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January 31, 2012

Apologia Pro Poemate Meo by Wilfred Owen- Analysis

Apologia Pro Poemate Meo by Wilfred Owen- Analysis

Wilfred Owen was raised as an Anglican (of the evangelical school), and was a devout believer in his youth. Owen was also very close to his mother, and that relationship caused him to be a bit shielded from the actualities of life and war. He enlisted in the Artists' Rifles Officers' Training Corps on October 21, 1915. He became second lieutenant on June 4, 1916. Owen started the war cheerful and optimistic, which greatly contradicted the other troops. Initially, Owen despised the other soldiers, because they were crude and lacked all social decorum. Owen's outlook on the war was forever changed after he experienced two traumatic events: the first was when he was blown high into the air by a trench mortar, and he landed in the remains of a fellow soldier; the second was when he was trapped in an old German dugout for several days, which had to be particularly nerve-wracking. Due to these two events Owen was diagnosed with shell shock, and he was sent to Craiglockhart War Hospital to recover. As part of his treatment, Owen's doctor encouraged Owen to write about his experiences, especially the ones that kept reliving in his dreams. Owen also met Siegfried Sassoon while he was in the hospital, and Sassoon's style of poetry rubbed off on Owen; Owen began to write with a tenacious realism about the pity of war. For Owen, the war front was the mouth of hell.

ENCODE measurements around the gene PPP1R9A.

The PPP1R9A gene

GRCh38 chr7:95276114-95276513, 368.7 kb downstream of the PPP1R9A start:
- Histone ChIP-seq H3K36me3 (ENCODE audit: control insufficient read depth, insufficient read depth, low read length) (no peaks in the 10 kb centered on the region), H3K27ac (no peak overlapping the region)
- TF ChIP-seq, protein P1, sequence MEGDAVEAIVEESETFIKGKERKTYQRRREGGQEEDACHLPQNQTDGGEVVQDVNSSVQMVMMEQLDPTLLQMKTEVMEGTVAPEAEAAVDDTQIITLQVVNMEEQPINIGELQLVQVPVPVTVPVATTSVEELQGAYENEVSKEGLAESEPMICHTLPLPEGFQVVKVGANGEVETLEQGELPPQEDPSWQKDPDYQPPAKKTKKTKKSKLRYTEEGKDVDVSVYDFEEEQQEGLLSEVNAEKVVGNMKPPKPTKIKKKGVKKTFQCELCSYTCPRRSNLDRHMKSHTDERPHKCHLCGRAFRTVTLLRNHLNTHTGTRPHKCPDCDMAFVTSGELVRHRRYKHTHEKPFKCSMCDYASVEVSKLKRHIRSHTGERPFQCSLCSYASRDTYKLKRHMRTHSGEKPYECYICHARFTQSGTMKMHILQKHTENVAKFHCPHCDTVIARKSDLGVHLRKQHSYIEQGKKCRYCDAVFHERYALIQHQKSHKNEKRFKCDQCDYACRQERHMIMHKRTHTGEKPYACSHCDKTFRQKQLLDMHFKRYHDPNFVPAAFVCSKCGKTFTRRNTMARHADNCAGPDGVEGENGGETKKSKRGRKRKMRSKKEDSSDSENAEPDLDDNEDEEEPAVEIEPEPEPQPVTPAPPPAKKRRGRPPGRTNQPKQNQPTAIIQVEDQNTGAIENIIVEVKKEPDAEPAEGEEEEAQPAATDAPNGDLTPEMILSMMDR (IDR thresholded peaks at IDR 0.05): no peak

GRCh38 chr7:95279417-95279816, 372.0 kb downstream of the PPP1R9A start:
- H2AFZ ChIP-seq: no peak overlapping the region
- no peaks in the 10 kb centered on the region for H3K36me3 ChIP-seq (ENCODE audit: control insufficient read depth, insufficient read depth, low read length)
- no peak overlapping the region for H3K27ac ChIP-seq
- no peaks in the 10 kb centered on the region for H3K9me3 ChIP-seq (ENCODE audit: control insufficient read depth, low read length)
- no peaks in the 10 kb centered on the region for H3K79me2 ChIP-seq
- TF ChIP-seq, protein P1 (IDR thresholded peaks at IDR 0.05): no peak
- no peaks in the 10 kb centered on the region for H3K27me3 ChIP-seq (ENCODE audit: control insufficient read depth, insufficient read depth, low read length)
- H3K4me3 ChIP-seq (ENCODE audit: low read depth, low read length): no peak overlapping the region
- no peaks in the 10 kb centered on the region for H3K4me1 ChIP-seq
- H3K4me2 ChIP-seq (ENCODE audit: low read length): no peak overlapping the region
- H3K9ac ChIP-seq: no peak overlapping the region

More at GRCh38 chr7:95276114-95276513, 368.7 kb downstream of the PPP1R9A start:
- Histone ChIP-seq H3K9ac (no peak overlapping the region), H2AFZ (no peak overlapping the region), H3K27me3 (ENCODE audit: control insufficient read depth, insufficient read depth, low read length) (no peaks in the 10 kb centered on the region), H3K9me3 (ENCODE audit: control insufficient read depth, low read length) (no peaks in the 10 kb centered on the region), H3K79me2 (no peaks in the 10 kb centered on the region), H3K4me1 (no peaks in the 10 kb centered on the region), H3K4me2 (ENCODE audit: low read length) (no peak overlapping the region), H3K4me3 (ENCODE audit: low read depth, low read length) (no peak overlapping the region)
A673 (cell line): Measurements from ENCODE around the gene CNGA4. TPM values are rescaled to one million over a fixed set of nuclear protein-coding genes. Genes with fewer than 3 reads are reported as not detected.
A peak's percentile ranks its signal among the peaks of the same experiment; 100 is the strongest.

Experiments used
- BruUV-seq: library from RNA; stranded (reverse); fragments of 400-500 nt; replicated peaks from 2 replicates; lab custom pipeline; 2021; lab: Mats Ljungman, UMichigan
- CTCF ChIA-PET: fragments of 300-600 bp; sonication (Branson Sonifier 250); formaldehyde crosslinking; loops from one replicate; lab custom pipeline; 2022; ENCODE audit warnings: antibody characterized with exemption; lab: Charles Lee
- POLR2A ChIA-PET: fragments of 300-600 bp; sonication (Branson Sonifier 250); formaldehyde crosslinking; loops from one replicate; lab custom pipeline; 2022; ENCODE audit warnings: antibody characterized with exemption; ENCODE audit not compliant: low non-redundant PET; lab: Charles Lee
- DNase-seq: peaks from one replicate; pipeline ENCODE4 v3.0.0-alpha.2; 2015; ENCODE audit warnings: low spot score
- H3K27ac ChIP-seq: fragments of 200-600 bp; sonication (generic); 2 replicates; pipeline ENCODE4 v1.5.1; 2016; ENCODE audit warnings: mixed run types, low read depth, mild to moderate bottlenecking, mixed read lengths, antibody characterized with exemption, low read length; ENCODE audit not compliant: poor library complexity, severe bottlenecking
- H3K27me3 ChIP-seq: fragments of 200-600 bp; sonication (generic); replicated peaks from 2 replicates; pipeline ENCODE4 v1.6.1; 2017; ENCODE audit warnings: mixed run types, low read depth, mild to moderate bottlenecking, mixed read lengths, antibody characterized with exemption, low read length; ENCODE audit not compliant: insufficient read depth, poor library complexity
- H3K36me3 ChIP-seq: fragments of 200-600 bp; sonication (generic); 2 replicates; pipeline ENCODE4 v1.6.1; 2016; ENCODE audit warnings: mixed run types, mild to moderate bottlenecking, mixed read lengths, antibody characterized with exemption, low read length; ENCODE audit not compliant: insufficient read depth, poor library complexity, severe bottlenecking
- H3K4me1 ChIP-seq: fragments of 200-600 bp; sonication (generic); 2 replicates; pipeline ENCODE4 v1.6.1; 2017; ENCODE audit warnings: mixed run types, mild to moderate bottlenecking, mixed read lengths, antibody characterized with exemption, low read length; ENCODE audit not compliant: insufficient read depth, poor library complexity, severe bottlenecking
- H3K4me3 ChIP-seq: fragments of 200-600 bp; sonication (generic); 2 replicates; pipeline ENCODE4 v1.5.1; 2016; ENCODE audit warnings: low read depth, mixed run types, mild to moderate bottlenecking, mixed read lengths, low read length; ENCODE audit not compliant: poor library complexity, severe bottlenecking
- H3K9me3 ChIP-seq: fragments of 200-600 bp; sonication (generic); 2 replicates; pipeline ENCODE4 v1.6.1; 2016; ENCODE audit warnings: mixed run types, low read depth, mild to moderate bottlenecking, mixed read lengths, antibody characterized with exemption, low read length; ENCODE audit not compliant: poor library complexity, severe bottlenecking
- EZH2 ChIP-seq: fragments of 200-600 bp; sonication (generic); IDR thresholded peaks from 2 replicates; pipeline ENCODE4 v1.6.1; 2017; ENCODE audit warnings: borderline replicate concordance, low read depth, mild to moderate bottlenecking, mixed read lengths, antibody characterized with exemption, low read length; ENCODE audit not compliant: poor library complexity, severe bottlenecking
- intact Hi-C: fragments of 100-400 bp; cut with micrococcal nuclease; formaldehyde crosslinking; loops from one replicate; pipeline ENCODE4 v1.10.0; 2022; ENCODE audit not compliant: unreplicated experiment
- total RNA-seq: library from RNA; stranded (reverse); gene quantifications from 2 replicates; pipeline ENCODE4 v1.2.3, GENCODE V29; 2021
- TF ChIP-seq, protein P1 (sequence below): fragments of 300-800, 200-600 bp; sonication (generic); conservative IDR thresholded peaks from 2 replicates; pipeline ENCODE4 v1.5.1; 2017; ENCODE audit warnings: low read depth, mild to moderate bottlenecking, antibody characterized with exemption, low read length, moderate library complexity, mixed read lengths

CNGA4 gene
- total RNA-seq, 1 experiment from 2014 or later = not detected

Owen wrote Apologia Pro Poemate Meo, which either means apology for my poetry or an explanation of his poetry, in either November/December of 1917, which was around the time of his release from Craiglockhart War Hospital. The poem conveys a battle between good and evil, both within the soldiers themselves, and war as a whole. A Soldier has to put aside his conscious and kill for the bigger picture without ever questioning whether he is doing the right thing or not. As a soldier you have to believe that you are the good guys and the enemies are the bad guys, but what if that isn't true?